- to force or drive (a fluid) into some passage, cavity, or chamber; esp., to introduce or force (a liquid) into some part of the body by means of a syringe, hypodermic needle, etc.
- to fill by, or subject to, injection
- to introduce (a missing feature, quality, etc.): to inject a note of humor into a story
- to interject (a remark, opinion, etc.) as into a discussion
Origin of injectfrom Classical Latin injectus, past participle of injicere, to throw, cast, or put in from in-, in + jacere, to throw: see jet
transitive verbin·ject·ed, in·ject·ing, in·jects
- To force or drive (a fluid) into something: inject fuel into an engine cylinder; inject air into a liquid mixture.
- Medicine a. To introduce (a drug or vaccine, for example) into a body part, especially by means of a syringe.b. To treat by means of injection: injected the patient with digitalis.
- To introduce into conversation or consideration: tried to inject a note of humor into the negotiations.
- To place into circulation: inject money into the economy.
- To place into an orbit or trajectory: inject a satellite into geosynchronous orbit.
- Physics To cause (a beam of particles, for example) to strike a target.
Origin of injectLatin inicere iniect- to throw in in- in ; see in- 2. iacere to throw ; see yē- in Indo-European roots.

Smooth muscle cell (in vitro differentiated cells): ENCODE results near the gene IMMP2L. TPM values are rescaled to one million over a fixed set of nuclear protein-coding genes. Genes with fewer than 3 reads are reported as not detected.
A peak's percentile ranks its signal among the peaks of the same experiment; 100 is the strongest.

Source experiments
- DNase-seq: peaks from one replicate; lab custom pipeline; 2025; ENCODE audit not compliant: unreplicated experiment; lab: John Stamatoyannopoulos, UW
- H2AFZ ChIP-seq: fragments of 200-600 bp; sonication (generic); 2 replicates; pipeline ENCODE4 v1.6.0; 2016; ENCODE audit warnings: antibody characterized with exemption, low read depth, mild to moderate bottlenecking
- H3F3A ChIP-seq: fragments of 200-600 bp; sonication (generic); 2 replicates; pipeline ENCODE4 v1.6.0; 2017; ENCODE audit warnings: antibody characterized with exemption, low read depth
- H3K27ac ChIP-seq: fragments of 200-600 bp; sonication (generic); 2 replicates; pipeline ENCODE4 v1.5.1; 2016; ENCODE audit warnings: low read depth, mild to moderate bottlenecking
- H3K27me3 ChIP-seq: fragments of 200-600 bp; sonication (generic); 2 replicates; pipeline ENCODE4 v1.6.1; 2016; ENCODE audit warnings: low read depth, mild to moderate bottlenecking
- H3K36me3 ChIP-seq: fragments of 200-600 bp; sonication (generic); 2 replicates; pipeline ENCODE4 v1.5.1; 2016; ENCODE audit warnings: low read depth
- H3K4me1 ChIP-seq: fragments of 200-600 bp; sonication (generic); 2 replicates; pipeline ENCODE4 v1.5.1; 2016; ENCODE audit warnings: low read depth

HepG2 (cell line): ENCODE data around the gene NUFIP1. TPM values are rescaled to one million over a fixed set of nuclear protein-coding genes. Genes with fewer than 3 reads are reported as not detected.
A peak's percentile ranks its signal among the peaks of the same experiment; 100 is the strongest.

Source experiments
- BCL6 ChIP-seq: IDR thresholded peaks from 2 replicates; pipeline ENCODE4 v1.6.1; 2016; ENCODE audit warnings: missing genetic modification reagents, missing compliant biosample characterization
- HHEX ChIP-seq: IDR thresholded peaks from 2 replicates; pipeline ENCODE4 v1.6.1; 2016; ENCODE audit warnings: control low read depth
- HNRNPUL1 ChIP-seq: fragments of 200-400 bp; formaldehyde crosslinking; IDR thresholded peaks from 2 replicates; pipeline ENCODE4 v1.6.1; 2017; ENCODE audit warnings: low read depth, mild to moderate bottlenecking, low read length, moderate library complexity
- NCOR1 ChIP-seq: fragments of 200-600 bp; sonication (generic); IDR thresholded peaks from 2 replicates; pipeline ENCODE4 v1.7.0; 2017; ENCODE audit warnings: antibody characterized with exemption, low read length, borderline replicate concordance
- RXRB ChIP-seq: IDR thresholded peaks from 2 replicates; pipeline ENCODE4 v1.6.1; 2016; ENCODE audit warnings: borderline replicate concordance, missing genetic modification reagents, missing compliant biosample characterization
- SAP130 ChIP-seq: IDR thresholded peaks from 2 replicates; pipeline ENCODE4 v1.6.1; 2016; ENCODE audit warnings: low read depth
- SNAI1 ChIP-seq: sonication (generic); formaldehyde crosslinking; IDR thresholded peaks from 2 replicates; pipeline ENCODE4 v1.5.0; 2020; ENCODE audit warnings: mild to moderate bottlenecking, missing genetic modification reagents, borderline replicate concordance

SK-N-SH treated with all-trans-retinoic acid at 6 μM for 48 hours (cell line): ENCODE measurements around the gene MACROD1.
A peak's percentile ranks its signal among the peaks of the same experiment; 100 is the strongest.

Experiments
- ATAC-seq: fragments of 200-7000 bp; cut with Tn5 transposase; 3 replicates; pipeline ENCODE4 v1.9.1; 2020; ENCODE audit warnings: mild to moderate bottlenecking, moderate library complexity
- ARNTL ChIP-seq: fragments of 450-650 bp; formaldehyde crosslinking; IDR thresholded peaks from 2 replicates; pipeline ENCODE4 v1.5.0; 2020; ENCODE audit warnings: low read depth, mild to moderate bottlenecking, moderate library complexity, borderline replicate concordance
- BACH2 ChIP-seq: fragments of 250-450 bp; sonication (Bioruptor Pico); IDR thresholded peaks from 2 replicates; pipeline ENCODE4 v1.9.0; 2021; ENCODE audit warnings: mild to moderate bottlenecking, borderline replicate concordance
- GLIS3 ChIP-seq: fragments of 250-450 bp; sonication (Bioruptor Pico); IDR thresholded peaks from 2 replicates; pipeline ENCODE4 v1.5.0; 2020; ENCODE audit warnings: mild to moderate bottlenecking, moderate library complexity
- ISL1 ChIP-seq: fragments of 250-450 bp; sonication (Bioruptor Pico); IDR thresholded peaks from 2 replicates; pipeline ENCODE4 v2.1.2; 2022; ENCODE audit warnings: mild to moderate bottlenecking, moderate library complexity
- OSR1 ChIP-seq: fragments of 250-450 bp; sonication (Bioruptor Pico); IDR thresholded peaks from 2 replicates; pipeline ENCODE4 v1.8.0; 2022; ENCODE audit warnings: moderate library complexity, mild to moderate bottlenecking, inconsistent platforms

(third-person singular simple present injects, present participle injecting, simple past and past participle injected)
- To push or pump (something, especially fluids) into a cavity or passage.
- The nurse injected a painkilling drug into the veins of my forearm.
- To introduce (something) suddenly or violently.
- Punk injected a much-needed sense of urgency into the British music scene.
- To administer an injection to (someone or something), especially of medicine or drugs.
- Now lie back while we inject you with the anesthetic.
- to inject the blood vessels
- (intransitive) To take or be administered something by means of injection, especially medicine or drugs.
- It's been a week since I stopped injecting, and I'm still in withdrawal.
- (computing) To introduce (code) into an existing program or its memory space, often without tight integration and sometimes through a security vulnerability.
From the participle stem of Latin iniciō (“I throw in”), from in- + iaciō (“I throw”).